Jean family's anger at Adams' 'that's war' slur
Jean McConville's family have accused Sinn Fein leader Gerry Adam of being "two-faced" after he described the horrific abduction and murder of the mother-of-10 as something that "happens in war".
Speaking to a primetime US television show, Mr Adams also said Mrs McConville's murder was no different to what occurred in conflicts involving US and British armed forces.
Reacting angrily to his comments, Seamus McKendry, the husband of Mrs McConville's daughter Helen, said he and his wife had become accustomed to Mr Adams' "callous" remarks about the young mother's savage murder at the hands of the IRA.
Mr McKendry said Mr Adams had a "brass neck" supporting victims of the 1971 Ballymurphy massacre, which saw 11 civilians shot down by British soldiers, while claiming Mrs McConville was a victim of a war
"Don't get me wrong, the Ballymurphy families are entitled to the truth and compensation, but he's two-faced and nothing short of it," Mr McKendry told the Herald.
Mrs McConville was taken from her family home in front of her children and murdered by the IRA in 1972.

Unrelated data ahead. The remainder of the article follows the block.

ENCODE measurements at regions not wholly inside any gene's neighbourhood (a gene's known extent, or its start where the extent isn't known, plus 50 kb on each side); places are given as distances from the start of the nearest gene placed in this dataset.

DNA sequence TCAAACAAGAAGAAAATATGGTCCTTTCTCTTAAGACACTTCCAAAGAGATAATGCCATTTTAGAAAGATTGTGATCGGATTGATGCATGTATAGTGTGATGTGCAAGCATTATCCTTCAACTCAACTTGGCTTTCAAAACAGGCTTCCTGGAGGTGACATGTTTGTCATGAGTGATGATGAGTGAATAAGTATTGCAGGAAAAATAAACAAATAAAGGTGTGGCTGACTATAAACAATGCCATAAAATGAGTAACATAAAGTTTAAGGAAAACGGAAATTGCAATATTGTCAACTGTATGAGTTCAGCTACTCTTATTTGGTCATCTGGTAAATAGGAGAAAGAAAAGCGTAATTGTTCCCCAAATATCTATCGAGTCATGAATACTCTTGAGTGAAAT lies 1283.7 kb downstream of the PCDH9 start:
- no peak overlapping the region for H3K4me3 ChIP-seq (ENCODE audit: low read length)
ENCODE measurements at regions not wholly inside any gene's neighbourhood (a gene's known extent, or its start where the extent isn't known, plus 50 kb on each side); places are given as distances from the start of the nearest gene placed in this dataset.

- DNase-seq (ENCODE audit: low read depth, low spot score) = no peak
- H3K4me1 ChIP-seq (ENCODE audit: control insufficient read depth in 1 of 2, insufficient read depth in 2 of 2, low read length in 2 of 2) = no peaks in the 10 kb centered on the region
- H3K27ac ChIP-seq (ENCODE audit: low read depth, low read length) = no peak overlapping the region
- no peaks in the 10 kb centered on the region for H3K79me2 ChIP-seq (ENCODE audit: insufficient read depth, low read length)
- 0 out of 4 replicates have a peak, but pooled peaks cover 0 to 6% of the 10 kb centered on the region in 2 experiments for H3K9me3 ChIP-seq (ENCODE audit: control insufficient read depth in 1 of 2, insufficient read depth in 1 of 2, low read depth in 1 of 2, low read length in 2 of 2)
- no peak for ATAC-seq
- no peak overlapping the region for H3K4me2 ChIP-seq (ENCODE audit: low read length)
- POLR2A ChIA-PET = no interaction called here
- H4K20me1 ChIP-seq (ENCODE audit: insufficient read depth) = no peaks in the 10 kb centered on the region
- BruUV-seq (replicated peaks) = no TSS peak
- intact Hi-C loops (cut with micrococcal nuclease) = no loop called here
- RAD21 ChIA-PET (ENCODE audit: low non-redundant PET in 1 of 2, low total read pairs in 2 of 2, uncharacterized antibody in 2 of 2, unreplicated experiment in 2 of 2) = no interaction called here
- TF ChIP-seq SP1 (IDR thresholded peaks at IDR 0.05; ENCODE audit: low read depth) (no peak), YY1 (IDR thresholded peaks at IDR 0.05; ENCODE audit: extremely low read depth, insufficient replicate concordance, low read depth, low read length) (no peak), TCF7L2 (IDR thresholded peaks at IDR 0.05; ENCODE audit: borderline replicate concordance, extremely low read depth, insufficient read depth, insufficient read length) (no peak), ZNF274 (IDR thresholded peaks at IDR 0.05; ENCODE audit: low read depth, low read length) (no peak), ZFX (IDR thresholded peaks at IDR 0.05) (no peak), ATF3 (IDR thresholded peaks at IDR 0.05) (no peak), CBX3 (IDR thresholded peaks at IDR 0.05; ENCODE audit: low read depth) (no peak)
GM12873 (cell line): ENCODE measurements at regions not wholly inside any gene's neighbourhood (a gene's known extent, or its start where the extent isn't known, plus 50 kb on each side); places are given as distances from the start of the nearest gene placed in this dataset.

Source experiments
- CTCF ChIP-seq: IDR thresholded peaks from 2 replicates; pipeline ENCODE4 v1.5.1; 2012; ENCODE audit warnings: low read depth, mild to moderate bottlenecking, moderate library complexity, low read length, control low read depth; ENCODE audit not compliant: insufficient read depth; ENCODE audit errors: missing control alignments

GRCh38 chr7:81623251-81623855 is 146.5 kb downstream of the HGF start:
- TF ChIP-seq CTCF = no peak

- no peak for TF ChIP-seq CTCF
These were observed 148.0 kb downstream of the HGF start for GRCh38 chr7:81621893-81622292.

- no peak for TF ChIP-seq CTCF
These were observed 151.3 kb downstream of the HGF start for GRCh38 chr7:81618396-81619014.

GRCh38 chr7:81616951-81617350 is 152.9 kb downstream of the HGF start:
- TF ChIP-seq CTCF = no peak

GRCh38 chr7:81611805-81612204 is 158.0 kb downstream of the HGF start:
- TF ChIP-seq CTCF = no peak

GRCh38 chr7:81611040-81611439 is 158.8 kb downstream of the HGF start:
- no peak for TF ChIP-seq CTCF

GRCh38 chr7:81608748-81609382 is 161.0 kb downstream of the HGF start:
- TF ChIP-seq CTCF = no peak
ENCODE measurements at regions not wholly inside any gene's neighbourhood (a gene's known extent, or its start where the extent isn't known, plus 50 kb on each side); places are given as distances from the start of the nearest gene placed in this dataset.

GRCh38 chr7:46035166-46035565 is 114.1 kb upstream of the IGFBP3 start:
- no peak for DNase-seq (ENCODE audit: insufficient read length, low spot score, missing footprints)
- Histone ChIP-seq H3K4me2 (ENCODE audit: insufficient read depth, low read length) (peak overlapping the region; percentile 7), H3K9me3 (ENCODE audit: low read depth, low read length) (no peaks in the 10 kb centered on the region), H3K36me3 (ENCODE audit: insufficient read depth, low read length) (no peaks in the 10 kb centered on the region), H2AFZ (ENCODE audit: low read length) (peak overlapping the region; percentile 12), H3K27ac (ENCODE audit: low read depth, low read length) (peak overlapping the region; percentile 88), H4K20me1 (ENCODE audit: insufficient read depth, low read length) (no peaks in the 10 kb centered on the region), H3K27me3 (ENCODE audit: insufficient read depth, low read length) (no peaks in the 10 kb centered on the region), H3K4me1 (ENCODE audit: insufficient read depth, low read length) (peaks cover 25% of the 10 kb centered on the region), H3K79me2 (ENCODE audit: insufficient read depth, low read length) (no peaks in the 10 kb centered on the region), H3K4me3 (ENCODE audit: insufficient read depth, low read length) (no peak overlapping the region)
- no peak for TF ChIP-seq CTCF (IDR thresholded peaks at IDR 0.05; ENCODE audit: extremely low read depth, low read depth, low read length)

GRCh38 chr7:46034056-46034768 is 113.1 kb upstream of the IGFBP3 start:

Mr Adams was arrested last year for questioning in connection with her murder and disappearance.
He was later released without charge.
In an interview with CBS's 60 Minutes, Mr Adams was asked about his arrest and the Boston College tapes, in which former IRA members alleged he was involved in Mrs McConville's murder
"I was sick, sore and tired of the tsunami of stories based on these tape recordings linking me to Mrs McConville's death," he said.
"So I contacted the police and said, 'Look, you want to talk to me, I'm here to talk'."
In a preview of the show, which is due to be broadcast tomorrow, interviewer Scott Pelley then asked Mr Adams: "How do you orphan 10 children, what kind of depravity is that?"
Mr Adams responded: "That's what happens in war, Scott.
"That's not to minimise it. That's what American soldiers do, British soldiers do, Irish republican soldiers do, you know.
"That's what happens in every single conflict"
The Sinn Fein leader yesterday sought to defend his comment by insisting he gave a "very forthright and frank interview to CBS".